I was the manager of an Amoco gas station before I worked for the school district. A customer came in one day and told me that I should apply for a job in the school system. I started off in food services and then became a custodial worker.
Going to association meetings, I felt there was a need for education support professionals to have more of a voice. I didn’t realize that it was going to be my voice, but I’m glad that it was. I’m very passionate about what I do. It’s important for every student and teacher who walks through our schools to have a clean and safe environment. One school should not be better off than another.
When I first became a member, I learned a lot about how to advocate and recruit members. And the more I became involved, the more I wanted to do more. I started attending conferences through NEA and meeting members in different states. When I saw what was happening in their states, it really opened my eyes. So, when I ran to be director of GAE’s Education Support Professionals, I saw a real need to lift up their voices and work across the state. In 2012, I was chosen from 300 applicants to serve in the NEA Leaders for Tomorrow program.
NEA believed in me by investing in our shared future.
I went back to school when I was 50 years old to get my bachelor’s degree and I graduated with honors. There were many times that I wanted to quit, but once I got involved in my classes I couldn’t settle for anything less than an A. I’m glad I went back to school because it landed me my current job as the Skill Trade Supervisor for Dekalb County School District.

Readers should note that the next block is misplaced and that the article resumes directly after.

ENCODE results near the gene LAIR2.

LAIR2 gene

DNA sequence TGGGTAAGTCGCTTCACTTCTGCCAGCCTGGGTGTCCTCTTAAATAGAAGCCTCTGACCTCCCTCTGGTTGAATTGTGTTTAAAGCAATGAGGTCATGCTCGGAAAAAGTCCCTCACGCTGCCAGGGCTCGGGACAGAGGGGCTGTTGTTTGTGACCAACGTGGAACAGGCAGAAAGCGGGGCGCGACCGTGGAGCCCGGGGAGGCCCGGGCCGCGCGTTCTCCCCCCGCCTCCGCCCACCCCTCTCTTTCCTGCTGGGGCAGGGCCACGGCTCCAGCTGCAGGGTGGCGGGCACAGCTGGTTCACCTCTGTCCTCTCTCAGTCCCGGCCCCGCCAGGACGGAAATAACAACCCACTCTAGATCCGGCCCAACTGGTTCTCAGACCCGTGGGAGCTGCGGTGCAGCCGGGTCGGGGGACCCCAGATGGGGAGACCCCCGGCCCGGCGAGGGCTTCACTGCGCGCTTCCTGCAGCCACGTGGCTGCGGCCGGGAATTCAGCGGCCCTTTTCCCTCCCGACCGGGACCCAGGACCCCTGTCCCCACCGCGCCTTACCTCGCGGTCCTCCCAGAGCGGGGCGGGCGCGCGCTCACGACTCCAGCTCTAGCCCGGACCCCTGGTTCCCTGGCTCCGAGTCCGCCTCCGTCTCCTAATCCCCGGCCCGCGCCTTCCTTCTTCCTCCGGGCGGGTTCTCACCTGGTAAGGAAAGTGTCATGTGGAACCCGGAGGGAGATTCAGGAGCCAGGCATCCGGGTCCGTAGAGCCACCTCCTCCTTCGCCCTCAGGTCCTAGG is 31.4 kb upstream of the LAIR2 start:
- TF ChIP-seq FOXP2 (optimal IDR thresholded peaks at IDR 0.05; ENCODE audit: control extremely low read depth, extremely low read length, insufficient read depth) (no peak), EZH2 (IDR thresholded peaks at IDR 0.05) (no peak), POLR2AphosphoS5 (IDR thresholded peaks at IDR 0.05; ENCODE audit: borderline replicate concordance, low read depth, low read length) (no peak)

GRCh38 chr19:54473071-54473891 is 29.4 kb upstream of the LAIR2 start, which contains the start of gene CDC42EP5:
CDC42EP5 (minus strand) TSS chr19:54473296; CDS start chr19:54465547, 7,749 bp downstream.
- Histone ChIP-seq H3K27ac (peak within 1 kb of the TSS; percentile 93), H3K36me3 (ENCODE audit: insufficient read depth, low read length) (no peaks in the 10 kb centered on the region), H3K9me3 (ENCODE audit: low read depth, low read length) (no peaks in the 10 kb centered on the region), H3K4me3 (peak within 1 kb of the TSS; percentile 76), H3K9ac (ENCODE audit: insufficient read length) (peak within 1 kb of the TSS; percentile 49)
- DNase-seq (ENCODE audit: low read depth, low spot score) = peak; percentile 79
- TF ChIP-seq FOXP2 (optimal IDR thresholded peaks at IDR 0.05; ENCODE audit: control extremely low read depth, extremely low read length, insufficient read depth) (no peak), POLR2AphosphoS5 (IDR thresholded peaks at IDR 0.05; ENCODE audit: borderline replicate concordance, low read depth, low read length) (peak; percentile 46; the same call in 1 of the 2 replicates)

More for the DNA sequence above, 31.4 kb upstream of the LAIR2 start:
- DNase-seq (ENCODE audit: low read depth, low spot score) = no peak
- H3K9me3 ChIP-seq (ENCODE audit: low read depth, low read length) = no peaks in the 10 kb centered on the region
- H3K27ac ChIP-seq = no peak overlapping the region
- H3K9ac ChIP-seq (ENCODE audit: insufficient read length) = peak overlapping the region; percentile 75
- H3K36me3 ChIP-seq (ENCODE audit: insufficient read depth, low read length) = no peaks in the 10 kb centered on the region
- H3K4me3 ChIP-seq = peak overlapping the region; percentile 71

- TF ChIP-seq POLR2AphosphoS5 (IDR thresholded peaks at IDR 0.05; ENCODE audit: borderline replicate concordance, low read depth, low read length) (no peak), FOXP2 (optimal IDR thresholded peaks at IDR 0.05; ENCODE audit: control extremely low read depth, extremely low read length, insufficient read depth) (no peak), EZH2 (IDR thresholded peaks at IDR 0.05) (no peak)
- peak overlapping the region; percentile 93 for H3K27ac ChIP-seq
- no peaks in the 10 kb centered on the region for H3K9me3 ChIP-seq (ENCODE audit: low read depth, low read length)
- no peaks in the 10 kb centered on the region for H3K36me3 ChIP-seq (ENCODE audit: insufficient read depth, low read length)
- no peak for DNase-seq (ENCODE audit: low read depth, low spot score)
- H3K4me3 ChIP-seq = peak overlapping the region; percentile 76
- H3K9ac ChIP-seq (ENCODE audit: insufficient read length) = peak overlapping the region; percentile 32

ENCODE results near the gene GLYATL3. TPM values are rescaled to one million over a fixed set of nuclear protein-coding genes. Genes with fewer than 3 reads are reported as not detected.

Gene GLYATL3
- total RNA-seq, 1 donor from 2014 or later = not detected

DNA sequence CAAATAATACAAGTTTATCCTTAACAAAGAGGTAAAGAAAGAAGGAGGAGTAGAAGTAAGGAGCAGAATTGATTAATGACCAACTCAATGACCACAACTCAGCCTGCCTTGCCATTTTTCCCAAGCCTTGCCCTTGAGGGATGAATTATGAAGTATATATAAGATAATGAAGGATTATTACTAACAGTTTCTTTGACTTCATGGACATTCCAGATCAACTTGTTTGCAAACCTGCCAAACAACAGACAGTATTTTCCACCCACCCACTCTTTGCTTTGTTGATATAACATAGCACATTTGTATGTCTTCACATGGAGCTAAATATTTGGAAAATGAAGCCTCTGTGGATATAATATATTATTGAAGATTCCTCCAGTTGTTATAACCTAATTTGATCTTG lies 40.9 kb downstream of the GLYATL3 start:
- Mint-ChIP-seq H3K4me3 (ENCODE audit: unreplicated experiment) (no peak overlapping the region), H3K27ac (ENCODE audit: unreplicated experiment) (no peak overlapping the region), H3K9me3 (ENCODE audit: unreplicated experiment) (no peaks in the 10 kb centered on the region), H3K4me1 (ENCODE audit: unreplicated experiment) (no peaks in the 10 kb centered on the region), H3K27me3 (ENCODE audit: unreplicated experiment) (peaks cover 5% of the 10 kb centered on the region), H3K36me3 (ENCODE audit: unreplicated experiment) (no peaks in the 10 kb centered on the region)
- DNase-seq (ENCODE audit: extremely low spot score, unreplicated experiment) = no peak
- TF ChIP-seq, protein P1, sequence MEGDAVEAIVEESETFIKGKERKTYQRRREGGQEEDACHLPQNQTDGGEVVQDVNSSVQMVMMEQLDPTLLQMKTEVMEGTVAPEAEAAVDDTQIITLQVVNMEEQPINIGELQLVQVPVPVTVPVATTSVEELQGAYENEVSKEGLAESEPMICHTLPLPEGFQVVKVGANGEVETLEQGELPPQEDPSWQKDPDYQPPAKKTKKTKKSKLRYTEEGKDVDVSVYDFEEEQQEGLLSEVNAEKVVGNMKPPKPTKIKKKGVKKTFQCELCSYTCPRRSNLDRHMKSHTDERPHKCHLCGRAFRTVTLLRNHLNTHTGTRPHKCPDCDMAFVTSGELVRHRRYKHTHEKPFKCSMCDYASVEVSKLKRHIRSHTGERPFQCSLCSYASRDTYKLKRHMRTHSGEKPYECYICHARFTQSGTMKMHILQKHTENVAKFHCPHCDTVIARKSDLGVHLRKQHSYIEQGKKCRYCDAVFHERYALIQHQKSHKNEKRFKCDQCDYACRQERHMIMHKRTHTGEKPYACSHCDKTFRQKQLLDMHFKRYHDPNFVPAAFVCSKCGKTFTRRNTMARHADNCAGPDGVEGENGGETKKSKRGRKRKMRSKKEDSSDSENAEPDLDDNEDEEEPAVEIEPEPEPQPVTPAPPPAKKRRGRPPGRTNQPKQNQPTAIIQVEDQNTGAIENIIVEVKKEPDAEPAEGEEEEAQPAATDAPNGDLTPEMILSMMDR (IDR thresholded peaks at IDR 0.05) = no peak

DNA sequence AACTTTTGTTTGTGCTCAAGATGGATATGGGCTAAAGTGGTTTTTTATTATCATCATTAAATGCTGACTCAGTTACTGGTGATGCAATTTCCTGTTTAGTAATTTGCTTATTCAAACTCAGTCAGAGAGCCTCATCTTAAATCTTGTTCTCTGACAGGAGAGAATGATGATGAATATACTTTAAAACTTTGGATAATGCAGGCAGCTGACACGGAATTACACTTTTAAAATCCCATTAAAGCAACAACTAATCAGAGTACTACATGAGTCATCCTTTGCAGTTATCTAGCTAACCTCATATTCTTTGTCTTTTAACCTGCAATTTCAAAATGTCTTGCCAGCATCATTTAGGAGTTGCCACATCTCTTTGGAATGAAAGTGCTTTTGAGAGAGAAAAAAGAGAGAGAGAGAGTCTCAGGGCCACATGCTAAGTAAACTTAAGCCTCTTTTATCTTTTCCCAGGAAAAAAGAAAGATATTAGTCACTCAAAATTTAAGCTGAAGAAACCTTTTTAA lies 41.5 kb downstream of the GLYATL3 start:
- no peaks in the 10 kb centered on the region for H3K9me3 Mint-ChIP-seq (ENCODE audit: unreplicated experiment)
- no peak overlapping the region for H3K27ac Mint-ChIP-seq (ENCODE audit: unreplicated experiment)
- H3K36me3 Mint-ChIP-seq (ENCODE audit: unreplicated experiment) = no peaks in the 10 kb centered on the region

I’m the first and only woman to be in this position even though the school district was founded in 1873. I represent 19 schools in our district and I support 100 custodians. The pandemic has been a real challenge for us. I’ve maintained communication with all our custodians so they can give me feedback on what’s happening. I try to make in-person visits to each of my schools twice a month to check equipment and make sure everything is clean and serviceable.
Custodial workers and ESPs are invaluable when it comes to helping with the students’ learning process. When there was an effort to outsource the district’s custodians years ago, we all came together with the local association, the Organization of DeKalb Educators, so that we would be seen as people and not just numbers. Since then, the district has realized how important we are. But it’s important for the district and the schools to continue supporting and providing for all their employees to make sure they feel valued.